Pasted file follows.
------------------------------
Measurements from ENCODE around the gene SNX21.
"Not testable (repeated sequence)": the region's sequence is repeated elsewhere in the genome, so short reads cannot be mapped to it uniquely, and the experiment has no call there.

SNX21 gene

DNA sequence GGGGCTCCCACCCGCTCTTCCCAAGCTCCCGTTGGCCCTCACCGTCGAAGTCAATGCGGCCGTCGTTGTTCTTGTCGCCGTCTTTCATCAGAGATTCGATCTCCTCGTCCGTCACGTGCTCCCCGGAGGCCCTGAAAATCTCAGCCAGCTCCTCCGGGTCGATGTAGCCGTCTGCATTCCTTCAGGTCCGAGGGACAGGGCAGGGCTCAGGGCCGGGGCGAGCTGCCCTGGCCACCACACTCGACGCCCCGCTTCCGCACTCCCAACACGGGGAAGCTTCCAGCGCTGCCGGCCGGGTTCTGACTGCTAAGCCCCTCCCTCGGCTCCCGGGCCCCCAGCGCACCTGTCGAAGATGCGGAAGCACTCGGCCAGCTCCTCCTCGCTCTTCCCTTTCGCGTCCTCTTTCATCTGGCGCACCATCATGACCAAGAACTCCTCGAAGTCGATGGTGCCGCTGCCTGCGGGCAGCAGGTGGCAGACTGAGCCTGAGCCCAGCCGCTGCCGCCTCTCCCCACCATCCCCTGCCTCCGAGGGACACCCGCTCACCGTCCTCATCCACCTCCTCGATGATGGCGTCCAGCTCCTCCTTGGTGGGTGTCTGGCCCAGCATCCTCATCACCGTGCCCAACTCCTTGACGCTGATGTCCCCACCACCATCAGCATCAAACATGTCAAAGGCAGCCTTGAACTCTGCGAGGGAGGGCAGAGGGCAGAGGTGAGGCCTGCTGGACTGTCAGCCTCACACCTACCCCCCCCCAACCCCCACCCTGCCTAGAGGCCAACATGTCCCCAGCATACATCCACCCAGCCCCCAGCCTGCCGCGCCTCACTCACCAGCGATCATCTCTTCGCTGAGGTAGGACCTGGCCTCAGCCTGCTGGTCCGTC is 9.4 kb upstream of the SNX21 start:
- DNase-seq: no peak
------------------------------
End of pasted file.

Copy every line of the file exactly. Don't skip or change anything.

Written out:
Measurements from ENCODE around the gene SNX21.
"Not testable (repeated sequence)": the region's sequence is repeated elsewhere in the genome, so short reads cannot be mapped to it uniquely, and the experiment has no call there.

SNX21 gene

DNA sequence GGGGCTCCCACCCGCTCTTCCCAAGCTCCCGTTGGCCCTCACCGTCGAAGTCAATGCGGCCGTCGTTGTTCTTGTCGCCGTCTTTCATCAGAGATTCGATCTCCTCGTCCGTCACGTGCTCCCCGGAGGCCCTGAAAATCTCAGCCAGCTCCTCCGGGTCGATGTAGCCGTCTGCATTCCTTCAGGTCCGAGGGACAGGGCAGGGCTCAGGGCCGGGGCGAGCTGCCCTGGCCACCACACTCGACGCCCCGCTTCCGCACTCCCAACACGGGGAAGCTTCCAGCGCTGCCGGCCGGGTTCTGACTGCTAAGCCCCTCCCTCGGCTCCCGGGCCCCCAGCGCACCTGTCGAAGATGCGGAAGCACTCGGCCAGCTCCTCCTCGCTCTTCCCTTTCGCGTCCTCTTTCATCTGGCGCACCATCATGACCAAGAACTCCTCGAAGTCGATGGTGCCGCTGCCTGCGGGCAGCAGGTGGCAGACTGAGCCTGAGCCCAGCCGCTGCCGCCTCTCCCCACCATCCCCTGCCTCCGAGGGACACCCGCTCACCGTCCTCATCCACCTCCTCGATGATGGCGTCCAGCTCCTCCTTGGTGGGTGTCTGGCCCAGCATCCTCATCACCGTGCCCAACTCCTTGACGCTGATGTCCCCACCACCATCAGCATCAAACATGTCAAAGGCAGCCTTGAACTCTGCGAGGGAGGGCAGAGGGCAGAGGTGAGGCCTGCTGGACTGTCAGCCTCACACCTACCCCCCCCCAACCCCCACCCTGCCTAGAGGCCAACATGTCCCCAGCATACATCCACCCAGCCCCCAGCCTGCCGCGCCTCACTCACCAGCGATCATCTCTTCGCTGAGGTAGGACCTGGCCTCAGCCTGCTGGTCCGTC is 9.4 kb upstream of the SNX21 start:
- DNase-seq: no peak